Much has been said about the risks a Donald Trump presidency poses to America, the world and the continued existence of human life outside of subterranean bunkers. From wrecking the U.S. economy by deporting illegal immigrants (an important source of labor, ironically particularly so for the Republican big business base) and threatening to default on U.S. Treasury bonds to using nuclear weapons against states whose leaders question the length of his fingers, the world would be far worse off with The Donald in the White House. But hey, at least Latin American dignitaries would finally learn just how to properly make taco bowls (incidentally, the only dish with a handy built-in wall).
The Democratic Party, suddenly offered the opportunity to retake the Senate and possibly the House, should use this fear to their advantage in down-ballot elections. Democrats in competitive states like Ohio, Illinois and Pennsylvania should emphasise the wide latitude that a GOP lock on the executive and legislature (and, most likely, judiciary) would give to Trump in pursuing his racist and illiberal fantasies. While fear-mongering politics should be regarded with suspicion, a Republican-controlled Congress next to a newly built Trump Tower II on Pennsylvania Ave. could do untold damage to the American economy, society and, indeed, the very foundations of this country’s democracy.
Some say that a Republican Congress would not support Trump’s legislative agenda, refusing to fund the giant wall (if Mexico wouldn’t come through on their side of the ‘deal’) and denouncing the much-demanded Muslim registry. Yet one has only to look at the support, grudging or otherwise, that Trump is extracting from members of Congress. The erstwhile Rep. Paul Ryan (R-Wis.) left himself an opening to get behind The Donald and numerous senators and representatives are loudly proclaiming their backing for him. Even Sen. John McCain (R-Ariz.), the steel-jawed Vietnam veteran who Donald Trump termed “not a war hero,” has advanced the view that a President Trump (I know, sounds scary) could be a “capable leader.”
Sure, part of this support is just electoral politicking as GOP lawmakers attempt to wriggle out of Trump’s clutches. Much of the maneuvering can be ascribed to attempts at avoiding drawing the ire of Trump’s supporters as The Donald’s allies promise to campaign against politicians who don’t support him (see Sarah Palin’s contention that Paul Ryan will get “Cantor-ed” in his Wisconsin re-election fight). However, the Trump phenomenon is as much a result of the Republican Party’s toxic anti-immigrant and borderline ultra-nationalist rhetoric as it is its neglect of Middle America. The soil in which Trump laid his roots was tilled by years of intolerance deployed to cultivate support for an increasingly anemic GOP. As such, there is considerable evidence that a Republican Congress would play ball with this short-fingered authoritarian.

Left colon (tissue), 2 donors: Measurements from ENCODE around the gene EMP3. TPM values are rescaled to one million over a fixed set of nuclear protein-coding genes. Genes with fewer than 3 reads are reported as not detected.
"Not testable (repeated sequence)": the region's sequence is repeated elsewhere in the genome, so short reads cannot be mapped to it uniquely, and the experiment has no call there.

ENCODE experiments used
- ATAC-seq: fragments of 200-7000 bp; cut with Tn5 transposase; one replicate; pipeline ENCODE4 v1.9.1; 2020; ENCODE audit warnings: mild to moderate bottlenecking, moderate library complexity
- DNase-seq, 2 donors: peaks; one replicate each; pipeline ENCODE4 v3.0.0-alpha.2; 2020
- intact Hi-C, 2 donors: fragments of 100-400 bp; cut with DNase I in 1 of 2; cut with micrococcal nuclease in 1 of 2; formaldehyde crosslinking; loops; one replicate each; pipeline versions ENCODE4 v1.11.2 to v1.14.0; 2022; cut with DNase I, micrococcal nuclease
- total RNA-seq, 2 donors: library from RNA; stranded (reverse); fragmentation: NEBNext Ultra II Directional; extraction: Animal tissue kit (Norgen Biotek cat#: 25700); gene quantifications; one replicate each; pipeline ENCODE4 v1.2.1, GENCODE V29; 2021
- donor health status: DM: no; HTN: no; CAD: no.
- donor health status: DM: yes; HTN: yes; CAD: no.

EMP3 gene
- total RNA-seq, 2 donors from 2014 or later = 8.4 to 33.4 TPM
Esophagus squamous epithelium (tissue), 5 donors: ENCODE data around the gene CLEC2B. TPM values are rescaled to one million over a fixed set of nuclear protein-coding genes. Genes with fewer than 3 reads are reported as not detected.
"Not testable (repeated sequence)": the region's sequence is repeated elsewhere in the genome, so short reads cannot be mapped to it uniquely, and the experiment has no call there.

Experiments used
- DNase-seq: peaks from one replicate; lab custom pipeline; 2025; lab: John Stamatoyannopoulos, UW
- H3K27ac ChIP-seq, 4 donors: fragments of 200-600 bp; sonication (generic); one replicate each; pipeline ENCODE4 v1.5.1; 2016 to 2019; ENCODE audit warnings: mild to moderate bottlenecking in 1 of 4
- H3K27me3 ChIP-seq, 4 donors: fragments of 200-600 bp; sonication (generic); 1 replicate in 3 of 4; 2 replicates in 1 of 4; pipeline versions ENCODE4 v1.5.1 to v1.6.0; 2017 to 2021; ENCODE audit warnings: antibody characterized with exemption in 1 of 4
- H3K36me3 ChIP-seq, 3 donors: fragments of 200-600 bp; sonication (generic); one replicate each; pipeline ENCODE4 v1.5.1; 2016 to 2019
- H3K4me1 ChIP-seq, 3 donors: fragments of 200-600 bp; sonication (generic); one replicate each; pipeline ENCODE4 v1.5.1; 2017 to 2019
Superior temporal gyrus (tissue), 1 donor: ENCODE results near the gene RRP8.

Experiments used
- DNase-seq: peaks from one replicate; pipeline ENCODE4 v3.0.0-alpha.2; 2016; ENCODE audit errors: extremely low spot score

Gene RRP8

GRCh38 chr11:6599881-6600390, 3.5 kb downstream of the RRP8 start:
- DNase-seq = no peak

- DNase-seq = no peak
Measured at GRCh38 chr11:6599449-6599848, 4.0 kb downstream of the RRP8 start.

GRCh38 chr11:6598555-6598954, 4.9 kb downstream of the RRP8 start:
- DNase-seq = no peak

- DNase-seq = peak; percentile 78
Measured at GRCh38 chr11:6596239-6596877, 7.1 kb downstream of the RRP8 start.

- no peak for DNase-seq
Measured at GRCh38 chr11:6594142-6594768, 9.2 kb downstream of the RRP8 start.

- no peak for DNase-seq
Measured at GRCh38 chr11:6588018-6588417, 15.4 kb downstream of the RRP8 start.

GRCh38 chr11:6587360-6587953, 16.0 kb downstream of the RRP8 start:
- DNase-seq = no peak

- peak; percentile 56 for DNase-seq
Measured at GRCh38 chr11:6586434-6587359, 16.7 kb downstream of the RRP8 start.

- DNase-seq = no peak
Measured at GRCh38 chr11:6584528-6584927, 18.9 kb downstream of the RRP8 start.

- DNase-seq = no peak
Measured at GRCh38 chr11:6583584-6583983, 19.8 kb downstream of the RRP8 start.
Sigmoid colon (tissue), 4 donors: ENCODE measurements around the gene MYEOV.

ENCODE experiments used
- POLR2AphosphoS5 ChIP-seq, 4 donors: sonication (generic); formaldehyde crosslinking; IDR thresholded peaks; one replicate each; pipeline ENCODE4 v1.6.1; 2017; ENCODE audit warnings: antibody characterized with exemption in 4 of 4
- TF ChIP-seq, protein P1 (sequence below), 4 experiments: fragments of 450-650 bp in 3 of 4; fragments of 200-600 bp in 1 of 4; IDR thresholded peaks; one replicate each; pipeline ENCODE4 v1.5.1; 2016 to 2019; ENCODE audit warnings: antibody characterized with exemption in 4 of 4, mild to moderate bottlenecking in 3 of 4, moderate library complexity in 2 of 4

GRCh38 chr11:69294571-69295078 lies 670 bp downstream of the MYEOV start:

Over the past year, Donald Trump, in a fashion akin to that mould growing above your showerhead, has continually eaten away at the societal norms that form the bedrock of American democracy. His demands for a “total and complete shutdown of Muslims” entering the U.S. until we “figure out what is going on” have corroded ideals of equality before the law and religious freedom (the latter, despite southern governors’ protests, being the correct usage of the term). Further, Trump’s views of women as mindless automatons beholden to the whims of menstruation threaten to retard progress in those norms and transport large segments of America back to a time when women were effectively chattel.
It’s not only Trump himself that threatens these norms but also, indirectly, the opposition to him. Standards like civilian control of the military are threatened when officials say that they will refuse to carry out Trump’s orders to “bring back a hell of a lot worse than waterboarding.” Barry Goldwater’s contention that “extremism in the defense of liberty is no vice” remains as untrue today as it was 50 years ago.
The vulnerability of societal norms is inherent to democracy —without that risk no truly representative and accountable government can exist. Despite this, democracy remains the most resilient form of government and the only legitimate way to govern free individuals with diverging needs and desires. Donald Trump’s ascendance represents the greatest threat to this country’s faith in democracy, a faith that rests upon ideas that constitute an evolution in organising human societies. The importance and validity of those ideas remains as true today as in America’s youth — it is only their image within our minds that may be dulled.
We cannot rely on a blind hope that this too shall pass and Justice will restore America to glory, for America means nothing without those who uphold her ideals and spirit. Let us not fall into the temptation to which humanity has too often succumbed of particularizing our universal values. Let us instead fight against the demands of the few who seek to divide Man from Man along meaningless lines and continually strive toward a more perfect union.
Alex Davies is a junior in the College of Arts and Sciences. He can be reached at firstname.lastname@example.org. Have I Got News For You? appears alternate Tuesdays this semester.